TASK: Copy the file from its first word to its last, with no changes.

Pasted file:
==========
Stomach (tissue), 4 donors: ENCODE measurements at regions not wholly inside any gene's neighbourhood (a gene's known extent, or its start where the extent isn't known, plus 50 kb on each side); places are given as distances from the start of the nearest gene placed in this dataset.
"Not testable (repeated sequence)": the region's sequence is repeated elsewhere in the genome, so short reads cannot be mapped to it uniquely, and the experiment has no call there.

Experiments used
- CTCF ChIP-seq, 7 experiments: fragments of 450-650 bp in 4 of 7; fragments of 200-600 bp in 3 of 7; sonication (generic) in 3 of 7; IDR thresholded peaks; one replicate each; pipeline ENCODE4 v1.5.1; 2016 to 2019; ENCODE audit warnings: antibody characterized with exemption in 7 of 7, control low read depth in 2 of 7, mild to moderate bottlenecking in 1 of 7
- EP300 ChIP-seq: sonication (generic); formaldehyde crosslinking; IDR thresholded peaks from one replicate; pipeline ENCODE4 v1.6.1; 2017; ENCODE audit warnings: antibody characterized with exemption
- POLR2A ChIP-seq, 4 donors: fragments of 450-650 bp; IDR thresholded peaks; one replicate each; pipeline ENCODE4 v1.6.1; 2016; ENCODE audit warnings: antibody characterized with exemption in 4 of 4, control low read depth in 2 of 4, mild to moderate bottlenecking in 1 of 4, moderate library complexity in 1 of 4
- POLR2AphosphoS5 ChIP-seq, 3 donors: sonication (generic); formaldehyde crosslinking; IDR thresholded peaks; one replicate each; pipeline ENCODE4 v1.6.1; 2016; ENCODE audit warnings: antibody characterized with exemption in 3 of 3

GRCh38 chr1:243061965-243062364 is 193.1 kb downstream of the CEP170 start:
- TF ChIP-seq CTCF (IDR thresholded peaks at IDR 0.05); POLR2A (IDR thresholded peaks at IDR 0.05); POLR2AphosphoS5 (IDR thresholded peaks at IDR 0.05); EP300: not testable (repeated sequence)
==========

Stomach (tissue), 4 donors: ENCODE measurements at regions not wholly inside any gene's neighbourhood (a gene's known extent, or its start where the extent isn't known, plus 50 kb on each side); places are given as distances from the start of the nearest gene placed in this dataset.
"Not testable (repeated sequence)": the region's sequence is repeated elsewhere in the genome, so short reads cannot be mapped to it uniquely, and the experiment has no call there.

Experiments used
- CTCF ChIP-seq, 7 experiments: fragments of 450-650 bp in 4 of 7; fragments of 200-600 bp in 3 of 7; sonication (generic) in 3 of 7; IDR thresholded peaks; one replicate each; pipeline ENCODE4 v1.5.1; 2016 to 2019; ENCODE audit warnings: antibody characterized with exemption in 7 of 7, control low read depth in 2 of 7, mild to moderate bottlenecking in 1 of 7
- EP300 ChIP-seq: sonication (generic); formaldehyde crosslinking; IDR thresholded peaks from one replicate; pipeline ENCODE4 v1.6.1; 2017; ENCODE audit warnings: antibody characterized with exemption
- POLR2A ChIP-seq, 4 donors: fragments of 450-650 bp; IDR thresholded peaks; one replicate each; pipeline ENCODE4 v1.6.1; 2016; ENCODE audit warnings: antibody characterized with exemption in 4 of 4, control low read depth in 2 of 4, mild to moderate bottlenecking in 1 of 4, moderate library complexity in 1 of 4
- POLR2AphosphoS5 ChIP-seq, 3 donors: sonication (generic); formaldehyde crosslinking; IDR thresholded peaks; one replicate each; pipeline ENCODE4 v1.6.1; 2016; ENCODE audit warnings: antibody characterized with exemption in 3 of 3

GRCh38 chr1:243061965-243062364 is 193.1 kb downstream of the CEP170 start:
- TF ChIP-seq CTCF (IDR thresholded peaks at IDR 0.05); POLR2A (IDR thresholded peaks at IDR 0.05); POLR2AphosphoS5 (IDR thresholded peaks at IDR 0.05); EP300: not testable (repeated sequence)